Our Garden by
25
(27 Stories)

Prompted By The Garden

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Our Garden

You, the ruthless pruner,

who fears not the bend of limb and tearing of tissue

Somehow reflect a greater faith in the Divine plan

and the blooming of Life.

 

Me, the timid intruder,

who observes and reveres

the struggle to survive-

Ever too aware of the pain and trials

of growth and death.

 

We, the pair of gardeners

of internal and external motion,

Coming from such distant points

to join our endeavors.

 

You, the total acceptor of what is,

Expectation unfolds at turns and corners

Me, the dreamer of what could be

Surrenders not to the current vision

 

We, the polar ends in this magnet,

pull toward each other’s infinite truth

And repel each other’s wounded, flawed illusions

 

You, the receiver of given,

the demander of focus,

Sees that stability

is not a symptom of health

Me, the treasurer of wonder,

the follower of intuition,

Hears the forever yearning

in all things,

living and not

 

We, the learners of Now,

the rememberers of Then,

the discoverers of Yet,

Can sometimes see and hear

beyond our bodies,

and other times become blind and deaf.

 

You, the model of detachment,

allowing no energy to be drained by other

Except the piercing my soul

does through your heart’s wall.

Me, the model of compassion,

give wisps of myself to earth

in endless thought,

Except where the strength of your soul

holds me still.

 

We, in the green of our peaceful garden,

nurture miracles

and grow tender sustenance

And in joining our separateness,

create vulnerability to the human part

that must fail

In order to learn,

must let go

in order to move on,

must die

in order to be reborn.

 

 

Profile photo of January Handl January Handl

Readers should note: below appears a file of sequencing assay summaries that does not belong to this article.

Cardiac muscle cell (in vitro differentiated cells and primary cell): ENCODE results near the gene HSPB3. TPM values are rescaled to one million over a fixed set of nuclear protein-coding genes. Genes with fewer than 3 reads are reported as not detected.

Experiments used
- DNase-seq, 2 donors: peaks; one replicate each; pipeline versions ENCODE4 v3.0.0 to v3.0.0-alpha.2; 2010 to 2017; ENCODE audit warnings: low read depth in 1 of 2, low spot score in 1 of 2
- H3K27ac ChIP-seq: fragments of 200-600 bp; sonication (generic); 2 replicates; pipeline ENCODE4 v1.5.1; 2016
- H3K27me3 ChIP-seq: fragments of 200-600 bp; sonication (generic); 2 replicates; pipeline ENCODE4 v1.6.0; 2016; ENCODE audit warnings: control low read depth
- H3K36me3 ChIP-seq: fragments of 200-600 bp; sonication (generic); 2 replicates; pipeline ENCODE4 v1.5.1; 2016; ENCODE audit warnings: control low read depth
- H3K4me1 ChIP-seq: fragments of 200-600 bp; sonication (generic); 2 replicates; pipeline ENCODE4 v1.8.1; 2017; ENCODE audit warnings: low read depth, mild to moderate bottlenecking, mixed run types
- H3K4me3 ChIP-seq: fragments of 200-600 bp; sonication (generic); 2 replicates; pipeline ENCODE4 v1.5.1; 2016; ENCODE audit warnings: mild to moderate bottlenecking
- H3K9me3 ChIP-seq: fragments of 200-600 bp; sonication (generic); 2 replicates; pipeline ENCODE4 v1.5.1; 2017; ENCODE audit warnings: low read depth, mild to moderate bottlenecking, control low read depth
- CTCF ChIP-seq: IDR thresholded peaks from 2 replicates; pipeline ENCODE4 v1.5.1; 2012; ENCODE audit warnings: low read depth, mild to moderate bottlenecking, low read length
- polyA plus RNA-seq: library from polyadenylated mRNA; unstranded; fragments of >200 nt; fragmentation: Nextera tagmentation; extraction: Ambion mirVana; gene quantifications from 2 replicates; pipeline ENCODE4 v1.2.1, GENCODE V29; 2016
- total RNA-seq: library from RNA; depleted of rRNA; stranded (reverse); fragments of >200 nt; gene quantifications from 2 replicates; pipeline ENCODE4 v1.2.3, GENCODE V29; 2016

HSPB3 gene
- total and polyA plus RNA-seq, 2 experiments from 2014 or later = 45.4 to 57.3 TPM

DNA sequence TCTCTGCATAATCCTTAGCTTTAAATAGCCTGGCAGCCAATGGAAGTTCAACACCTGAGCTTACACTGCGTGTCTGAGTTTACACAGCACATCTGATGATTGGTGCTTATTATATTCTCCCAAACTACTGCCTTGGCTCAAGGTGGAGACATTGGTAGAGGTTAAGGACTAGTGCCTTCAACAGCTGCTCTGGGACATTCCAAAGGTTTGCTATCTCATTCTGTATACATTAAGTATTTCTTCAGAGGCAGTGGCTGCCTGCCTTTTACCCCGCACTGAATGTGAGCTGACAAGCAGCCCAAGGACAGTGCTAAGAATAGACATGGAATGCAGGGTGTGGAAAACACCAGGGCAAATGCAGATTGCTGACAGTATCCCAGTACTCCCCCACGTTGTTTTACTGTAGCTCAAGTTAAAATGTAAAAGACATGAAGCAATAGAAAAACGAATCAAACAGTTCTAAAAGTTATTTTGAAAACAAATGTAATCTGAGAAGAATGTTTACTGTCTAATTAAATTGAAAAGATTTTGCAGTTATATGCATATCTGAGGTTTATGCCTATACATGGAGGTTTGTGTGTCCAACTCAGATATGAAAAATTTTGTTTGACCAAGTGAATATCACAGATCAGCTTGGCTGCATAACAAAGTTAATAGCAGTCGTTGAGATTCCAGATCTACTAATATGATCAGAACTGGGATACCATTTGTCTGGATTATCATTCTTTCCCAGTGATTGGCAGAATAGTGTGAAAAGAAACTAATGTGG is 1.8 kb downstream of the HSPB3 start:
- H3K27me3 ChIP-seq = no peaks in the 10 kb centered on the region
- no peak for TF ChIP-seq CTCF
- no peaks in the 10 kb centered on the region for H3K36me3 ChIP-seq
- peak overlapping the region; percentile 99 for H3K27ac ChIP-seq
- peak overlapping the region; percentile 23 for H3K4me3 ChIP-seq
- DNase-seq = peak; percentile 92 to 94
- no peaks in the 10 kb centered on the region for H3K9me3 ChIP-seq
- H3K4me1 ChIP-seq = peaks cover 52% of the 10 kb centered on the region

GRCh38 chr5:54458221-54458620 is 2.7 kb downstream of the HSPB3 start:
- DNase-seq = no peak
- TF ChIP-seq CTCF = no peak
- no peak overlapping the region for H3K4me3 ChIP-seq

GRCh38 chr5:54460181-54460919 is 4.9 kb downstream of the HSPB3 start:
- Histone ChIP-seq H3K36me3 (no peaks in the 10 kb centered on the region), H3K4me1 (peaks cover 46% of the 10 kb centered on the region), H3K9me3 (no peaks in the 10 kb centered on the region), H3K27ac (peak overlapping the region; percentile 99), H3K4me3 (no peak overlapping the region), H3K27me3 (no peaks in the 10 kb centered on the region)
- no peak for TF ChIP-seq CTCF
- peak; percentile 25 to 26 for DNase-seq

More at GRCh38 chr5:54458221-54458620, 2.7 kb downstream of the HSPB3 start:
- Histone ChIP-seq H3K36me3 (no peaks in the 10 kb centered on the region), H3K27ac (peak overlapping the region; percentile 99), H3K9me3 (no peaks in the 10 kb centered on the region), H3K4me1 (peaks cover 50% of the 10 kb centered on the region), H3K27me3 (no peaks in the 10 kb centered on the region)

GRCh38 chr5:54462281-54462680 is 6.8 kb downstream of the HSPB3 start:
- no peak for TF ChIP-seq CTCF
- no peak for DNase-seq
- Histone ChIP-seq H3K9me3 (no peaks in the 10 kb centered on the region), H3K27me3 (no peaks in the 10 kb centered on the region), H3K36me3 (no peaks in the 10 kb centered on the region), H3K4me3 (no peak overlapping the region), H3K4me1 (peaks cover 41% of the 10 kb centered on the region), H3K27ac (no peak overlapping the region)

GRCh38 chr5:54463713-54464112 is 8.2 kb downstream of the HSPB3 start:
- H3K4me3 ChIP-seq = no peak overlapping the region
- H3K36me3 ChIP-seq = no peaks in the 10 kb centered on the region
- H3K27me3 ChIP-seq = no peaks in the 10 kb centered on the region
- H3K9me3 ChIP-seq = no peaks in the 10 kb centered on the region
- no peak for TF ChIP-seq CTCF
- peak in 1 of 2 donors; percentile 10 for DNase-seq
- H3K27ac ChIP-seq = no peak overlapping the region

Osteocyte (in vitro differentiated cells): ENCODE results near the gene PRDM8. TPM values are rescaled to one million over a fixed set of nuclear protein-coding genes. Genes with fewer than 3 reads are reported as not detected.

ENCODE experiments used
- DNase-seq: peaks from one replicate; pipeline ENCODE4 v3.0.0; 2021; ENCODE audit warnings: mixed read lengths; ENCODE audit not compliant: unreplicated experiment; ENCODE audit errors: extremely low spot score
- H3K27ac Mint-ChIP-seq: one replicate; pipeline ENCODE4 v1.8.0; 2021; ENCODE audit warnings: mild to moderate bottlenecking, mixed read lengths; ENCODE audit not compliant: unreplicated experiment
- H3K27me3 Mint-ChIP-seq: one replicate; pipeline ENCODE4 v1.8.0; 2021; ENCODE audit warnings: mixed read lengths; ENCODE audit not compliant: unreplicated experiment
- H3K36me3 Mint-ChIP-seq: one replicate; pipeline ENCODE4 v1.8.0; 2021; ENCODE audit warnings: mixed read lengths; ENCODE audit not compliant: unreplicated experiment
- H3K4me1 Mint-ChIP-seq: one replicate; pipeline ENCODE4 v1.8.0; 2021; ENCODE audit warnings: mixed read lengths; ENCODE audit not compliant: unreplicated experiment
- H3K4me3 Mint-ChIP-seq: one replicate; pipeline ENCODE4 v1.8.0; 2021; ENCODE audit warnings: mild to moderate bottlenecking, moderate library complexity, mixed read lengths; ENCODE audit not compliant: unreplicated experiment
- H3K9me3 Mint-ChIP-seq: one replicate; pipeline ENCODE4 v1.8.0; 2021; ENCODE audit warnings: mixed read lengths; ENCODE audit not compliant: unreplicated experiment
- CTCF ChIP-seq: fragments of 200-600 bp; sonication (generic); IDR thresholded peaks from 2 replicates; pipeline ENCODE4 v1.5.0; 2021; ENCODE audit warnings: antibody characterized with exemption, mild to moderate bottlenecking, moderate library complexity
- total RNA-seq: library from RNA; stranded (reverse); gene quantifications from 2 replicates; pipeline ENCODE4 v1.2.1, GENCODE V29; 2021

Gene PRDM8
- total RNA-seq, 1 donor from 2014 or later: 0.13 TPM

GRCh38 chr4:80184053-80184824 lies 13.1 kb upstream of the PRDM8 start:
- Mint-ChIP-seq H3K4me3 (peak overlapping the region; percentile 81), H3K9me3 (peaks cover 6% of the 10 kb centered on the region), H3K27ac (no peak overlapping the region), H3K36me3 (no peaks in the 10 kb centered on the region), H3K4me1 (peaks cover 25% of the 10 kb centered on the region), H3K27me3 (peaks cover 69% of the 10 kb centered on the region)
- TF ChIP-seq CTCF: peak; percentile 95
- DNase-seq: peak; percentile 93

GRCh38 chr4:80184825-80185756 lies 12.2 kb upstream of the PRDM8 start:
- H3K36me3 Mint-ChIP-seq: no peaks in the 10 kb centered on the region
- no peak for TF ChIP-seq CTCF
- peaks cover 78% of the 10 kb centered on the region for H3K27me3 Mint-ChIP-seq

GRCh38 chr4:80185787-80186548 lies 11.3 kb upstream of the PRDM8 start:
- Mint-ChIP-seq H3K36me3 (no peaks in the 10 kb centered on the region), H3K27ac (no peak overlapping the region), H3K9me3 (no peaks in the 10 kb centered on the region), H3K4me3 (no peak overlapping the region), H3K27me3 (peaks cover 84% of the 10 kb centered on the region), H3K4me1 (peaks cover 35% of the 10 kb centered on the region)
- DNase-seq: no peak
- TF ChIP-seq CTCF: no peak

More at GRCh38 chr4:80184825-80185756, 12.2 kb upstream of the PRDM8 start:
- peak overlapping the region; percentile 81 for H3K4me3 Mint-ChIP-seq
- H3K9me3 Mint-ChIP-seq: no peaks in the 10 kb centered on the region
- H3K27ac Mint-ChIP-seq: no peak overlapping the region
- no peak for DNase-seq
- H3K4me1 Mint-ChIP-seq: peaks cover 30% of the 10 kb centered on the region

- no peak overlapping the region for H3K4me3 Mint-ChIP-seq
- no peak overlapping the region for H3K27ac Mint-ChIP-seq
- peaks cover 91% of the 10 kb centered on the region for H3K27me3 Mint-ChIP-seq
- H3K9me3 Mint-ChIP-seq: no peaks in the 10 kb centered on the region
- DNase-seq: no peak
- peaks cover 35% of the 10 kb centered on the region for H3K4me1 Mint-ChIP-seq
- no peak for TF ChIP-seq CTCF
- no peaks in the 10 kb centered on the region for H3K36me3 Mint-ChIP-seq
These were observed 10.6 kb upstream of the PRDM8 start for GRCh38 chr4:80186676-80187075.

Characterizations: moving, well written

Comments

  1. Suzy says:

    January, thank you for another beautiful poem. I find the opposites you describe in each stanza so interesting, starting with the ruthless pruner and the timid intruder. It surprises me that the total acceptor of what is would also be the ruthless pruner, or am I misunderstanding? I might be trying to be too logical. I love that with all your differences, you join your separateness and make your garden together.

    • My ex’s ability to go in and just have at it, is accepting that it is part of life of growth of blooming. I always hesitate to see how pruning brings fresh growth. Though we are now divorced this still feels like our roles in the world. Thank you!

  2. I read this as a metaphor that has as much to do with the complexity of a certain relationship in terms of life itself as it does with gardening, and now that I see your comment to Suzy, it appears that I read it right. Like you, I’m a reluctant pruner. Thankfully, opposites often attract; unfortunately, they also sometimes repel. Another exquisite poem, January!

  3. Marian says:

    I love the voice and balance in this poem, January. Brava!

  4. Laurie Levy says:

    I love the concept that we are divided into pruners and timid intruders, both in nature and in life. Thank you for sharing this beautiful poem.

  5. John Shutkin says:

    Wonderful poem, January. I was always terrible at analyzing poems, but even I got, and much appreciated, the contrasts laid out in each stanza. And realized that they were both literally applicable to “our garden” and metaphors for larger things in your relationship. Thank you for sharing this with us.

  6. Thank you January, our wonderful Retro poet, for nurturing miracles with your words!

  7. Betsy Pfau says:

    Ah January, another amazing way to use words for insight elsewhere; into the green gardens of nature and ourselves. How our differences can be useful or divisive, can come together or pull us apart in nature and temperamentally, just as we see in the gardens we prune and let grow.

    You conjure up so much with the selection of word choices. It is such a gift. Thank you for sharing this with us.

  8. January, this poem is such a gorgeous exploration of the balance and attraction of opposites, embraced by nature’s universality. And such soft and thorny opposites they are, male and female, yin and yang, dreamlike and pragmatic that you’ve described so deeply and so equitably. It’s not easy to reach so far, with such balance, but you’ve done it here, January. Thanks!

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